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2009 Shows

 
(Original Air Date: 01/08/09) It’s estimated that as many as 1 million American men have an eating disorder, but because of the perception that it’s a female problem, many of them don’t seek help. Dr. Phil speaks with two guests who courageously speak out about their obsession with diet and exercise. Diagnosed with anorexia, 15-year-old Eric says he’d be happy if he could have zero body fat. What started out as a healthy habit of exercising with his father has turned into an obsession that is putting his life at risk. Eric’s parents, Ken and Becky, are tired of the daily battle in the kitchen when it comes to preparing his food, and they worry about their younger son, who doesn’t get as much attention as his older brother. Is there hope for this young man? And, 22-year-old Troy is a health and physical education teacher who says he can’t practice what he preaches. At 5-foot 11-inches and a mere 138 pounds, Troy says exercising and calorie counting has taken over his life, and he doesn’t know how to stop. Share your thoughts, join the discussion.

Find out what happened on the show.
Comments
Replied By: wolfy2010 on Jan 26, 2013, 10:06PM
I think the boy on this show needs to realize what he is doing to his body!!
His parents should have made him pull down his pants and underwear so that we can see his nude body and what he is doing to it!!1
He should have also been spanked on his bare behind!!!
 
Replied By: keelco23 on Apr 13, 2011, 5:24AM
I am watching a Dr Phil re-run and came across this story. Does any one knwo how Eric is doing noe, 2 years later?  He seems like such an intelligent, nice young man.  I hope he is better
 
Replied By: trainright on Jun 9, 2009, 1:36PM
How about complementing these young Men! They show dedication. If they packed on 10-20lbs of Muscle, maybe they could enter a bodybuilding competition. The key here is... Weight gain. Muscle gain. And mixing up the workouts, to give the body rest. Sounds like they are overtraining one muscle constanly, which is actualy causeing atrophy of the muscles. That can make it spiral outa control real fast.

Sounds like they are smart & they'll always know how to eat good & be lean. Put it to good use. Find a good fitness trainer & pack on some Muscle weight. Best of luck to you both.

 

Yours in Health & Fitness,

 

Monique, Minnesota
Certified Fitness Trainer

 
Replied By: leenaria on Jun 7, 2009, 8:38AM - In reply to murphie
I'm  a recovered AN- patient, but still have an ED.  I believe the best way to make sure they understand the dangers, is looking to each teen's own desires and needs.  For me, it was all about dying, but my muscles were my pride. Find that special something that still gives your child a proud feeling about his- or herself. There's always something left, something they really don't wanna loose.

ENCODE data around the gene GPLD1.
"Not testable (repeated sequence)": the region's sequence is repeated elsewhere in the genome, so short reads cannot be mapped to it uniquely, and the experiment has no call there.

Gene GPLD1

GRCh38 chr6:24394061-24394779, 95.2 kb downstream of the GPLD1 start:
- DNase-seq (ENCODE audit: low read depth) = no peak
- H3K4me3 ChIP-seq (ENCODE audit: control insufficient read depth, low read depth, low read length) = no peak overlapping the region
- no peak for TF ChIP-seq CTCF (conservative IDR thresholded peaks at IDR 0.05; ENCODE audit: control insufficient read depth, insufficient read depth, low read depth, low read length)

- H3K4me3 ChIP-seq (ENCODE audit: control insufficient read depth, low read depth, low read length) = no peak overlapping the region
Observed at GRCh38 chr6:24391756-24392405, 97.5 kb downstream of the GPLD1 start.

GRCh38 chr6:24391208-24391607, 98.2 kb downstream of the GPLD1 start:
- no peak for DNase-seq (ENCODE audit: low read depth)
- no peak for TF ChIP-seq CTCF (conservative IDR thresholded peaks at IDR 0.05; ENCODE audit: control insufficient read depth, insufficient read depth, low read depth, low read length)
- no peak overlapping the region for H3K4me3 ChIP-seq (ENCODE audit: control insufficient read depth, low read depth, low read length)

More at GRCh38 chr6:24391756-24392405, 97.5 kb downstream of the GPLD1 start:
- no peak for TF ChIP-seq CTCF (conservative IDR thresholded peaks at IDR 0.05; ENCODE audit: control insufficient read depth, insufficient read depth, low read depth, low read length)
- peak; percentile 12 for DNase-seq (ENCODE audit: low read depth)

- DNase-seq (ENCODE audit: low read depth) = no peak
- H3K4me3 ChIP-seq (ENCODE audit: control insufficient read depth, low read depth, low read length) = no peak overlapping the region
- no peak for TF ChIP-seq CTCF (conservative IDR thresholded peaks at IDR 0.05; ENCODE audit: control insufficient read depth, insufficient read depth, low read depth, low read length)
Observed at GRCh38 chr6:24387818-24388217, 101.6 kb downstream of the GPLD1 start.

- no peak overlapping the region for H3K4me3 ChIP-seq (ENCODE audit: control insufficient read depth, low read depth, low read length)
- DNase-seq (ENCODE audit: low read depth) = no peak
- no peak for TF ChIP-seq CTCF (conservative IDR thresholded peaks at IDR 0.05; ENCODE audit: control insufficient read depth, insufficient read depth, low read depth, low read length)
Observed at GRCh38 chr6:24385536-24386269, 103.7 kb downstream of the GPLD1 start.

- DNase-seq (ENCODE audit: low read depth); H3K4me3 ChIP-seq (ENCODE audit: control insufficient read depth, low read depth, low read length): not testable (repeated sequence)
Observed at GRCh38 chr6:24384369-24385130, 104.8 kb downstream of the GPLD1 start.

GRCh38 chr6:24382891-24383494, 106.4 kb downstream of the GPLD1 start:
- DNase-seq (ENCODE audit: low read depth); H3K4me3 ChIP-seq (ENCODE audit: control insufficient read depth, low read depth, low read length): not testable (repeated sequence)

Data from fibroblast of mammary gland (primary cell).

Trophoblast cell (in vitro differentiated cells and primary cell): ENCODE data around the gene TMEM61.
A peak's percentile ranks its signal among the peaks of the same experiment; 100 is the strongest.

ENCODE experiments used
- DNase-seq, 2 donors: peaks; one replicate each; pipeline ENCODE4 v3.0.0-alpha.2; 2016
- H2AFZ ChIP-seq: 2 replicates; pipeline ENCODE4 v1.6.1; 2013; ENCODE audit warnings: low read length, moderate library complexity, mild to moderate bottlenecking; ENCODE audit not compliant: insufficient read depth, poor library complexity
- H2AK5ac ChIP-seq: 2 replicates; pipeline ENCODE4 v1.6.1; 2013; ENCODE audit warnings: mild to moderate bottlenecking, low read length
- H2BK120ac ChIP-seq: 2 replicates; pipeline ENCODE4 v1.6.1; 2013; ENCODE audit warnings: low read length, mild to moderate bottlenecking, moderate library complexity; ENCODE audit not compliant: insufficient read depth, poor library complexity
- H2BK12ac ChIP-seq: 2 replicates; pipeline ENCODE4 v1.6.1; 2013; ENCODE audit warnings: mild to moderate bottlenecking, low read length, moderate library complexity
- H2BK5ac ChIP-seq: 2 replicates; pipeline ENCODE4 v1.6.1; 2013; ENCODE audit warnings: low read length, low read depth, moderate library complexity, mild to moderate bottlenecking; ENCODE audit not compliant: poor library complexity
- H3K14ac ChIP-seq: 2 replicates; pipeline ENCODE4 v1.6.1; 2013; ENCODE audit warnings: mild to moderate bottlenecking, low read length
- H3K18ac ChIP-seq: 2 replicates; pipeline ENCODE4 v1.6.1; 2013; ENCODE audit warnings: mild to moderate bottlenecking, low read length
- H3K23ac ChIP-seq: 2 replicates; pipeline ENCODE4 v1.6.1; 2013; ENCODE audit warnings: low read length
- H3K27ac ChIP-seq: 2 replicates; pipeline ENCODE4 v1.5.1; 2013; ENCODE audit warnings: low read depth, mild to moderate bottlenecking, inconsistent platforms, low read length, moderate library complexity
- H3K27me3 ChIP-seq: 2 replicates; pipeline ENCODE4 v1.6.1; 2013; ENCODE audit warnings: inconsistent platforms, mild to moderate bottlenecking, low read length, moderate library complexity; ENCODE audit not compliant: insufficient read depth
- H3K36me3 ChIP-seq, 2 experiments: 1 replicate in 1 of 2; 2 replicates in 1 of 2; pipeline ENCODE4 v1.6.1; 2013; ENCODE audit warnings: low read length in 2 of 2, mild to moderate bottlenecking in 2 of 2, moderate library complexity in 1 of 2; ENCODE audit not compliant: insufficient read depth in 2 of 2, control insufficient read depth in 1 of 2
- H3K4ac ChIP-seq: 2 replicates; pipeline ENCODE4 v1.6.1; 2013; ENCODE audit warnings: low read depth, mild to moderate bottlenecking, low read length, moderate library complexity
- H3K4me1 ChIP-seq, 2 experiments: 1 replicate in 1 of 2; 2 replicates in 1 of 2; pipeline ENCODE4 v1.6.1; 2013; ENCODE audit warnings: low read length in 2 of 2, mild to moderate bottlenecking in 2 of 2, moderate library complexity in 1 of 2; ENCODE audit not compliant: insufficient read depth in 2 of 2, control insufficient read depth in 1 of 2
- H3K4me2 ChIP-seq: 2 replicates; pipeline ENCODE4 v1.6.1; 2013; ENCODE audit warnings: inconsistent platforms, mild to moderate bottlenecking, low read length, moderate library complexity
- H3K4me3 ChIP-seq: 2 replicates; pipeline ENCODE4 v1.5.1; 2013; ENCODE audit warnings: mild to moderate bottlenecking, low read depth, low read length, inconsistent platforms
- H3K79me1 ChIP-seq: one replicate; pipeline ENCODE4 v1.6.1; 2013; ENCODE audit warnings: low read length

Do not fight about eating, all that's gonna do, is making the patient more sure of his own choices.
 
Replied By: karensh58 on Jun 6, 2009, 10:54AM - In reply to overcomeed
My da ughter was a patient at Rogers for 11 months. Much longer than the 3-4 months they recommend. When she did not respond to their over use of shock therapy and and 12 different medications, their suggestions to us was"put her in a nursing home and you and your family can get on with your lives!" She was 21! Sorry thats not the way we support on another.  Dr. Weltzin talks a good talk, but doesn't always follow thru. I wish that more research was done on this hospital, and that both sides were exposed for millions of viewers to see.
 
Replied By: faithinhusband on Jun 6, 2009, 8:26AM
When my husband was younger he was in out of hospitals for an eating disorder. When we met at his age of 22 he a healthy weight and eating very healthy. He worked out resembly. When he told me about his fight with anorexia at the age 15 , I never thought it would come back. You don't think of those things when you are madly in love.
I fell in love with a fun, loving, kind, always make me laugh man. We dated for 4 years and got engaged. That is when his relapse began. The stress of work, wedding , moving out, and family was really getting to him. He increased his work outs and decreased his fluids. At the time, I did not know what he was doing. During our honeymoon we ended up at the emergency room. My husband's legs were bloated. He was retaining about 20 pounds of fluid. We found out many months later his edema was caused by a virus. Ever since then he was in a panic. He was living in fear of edema. After a year a half he finally saw that he needed to gain weight. He tried to do it himself, until late July last summer. He knew he needed professional. We went into the same place that he went when he was younger. It was so different. They didn't seem to know what they were doing. They also did not provide him with therapy. They were just refeeding him. ED disorders are so much more than just eating. He signed himself out in September. He thought he could do this himself. With a lot of support ang discussions between the two of us he saw again that he needed help. He was in and out of the hospital for various reasons. I told him I did not want to sit back and watch the man I love die . Thank the Lord he saw this is no life to lead. Our lives were engolf in his OCD. Our life was limited to what we could do. I felt like an enable, but I am his wife all I wanted to do was enjoy our newlywed life and not deal with the fighting over what he was doing in the bathroom or by himself. I was always worried leaving him alone when I went to work. I needed people to check on him to make sure he was still alive.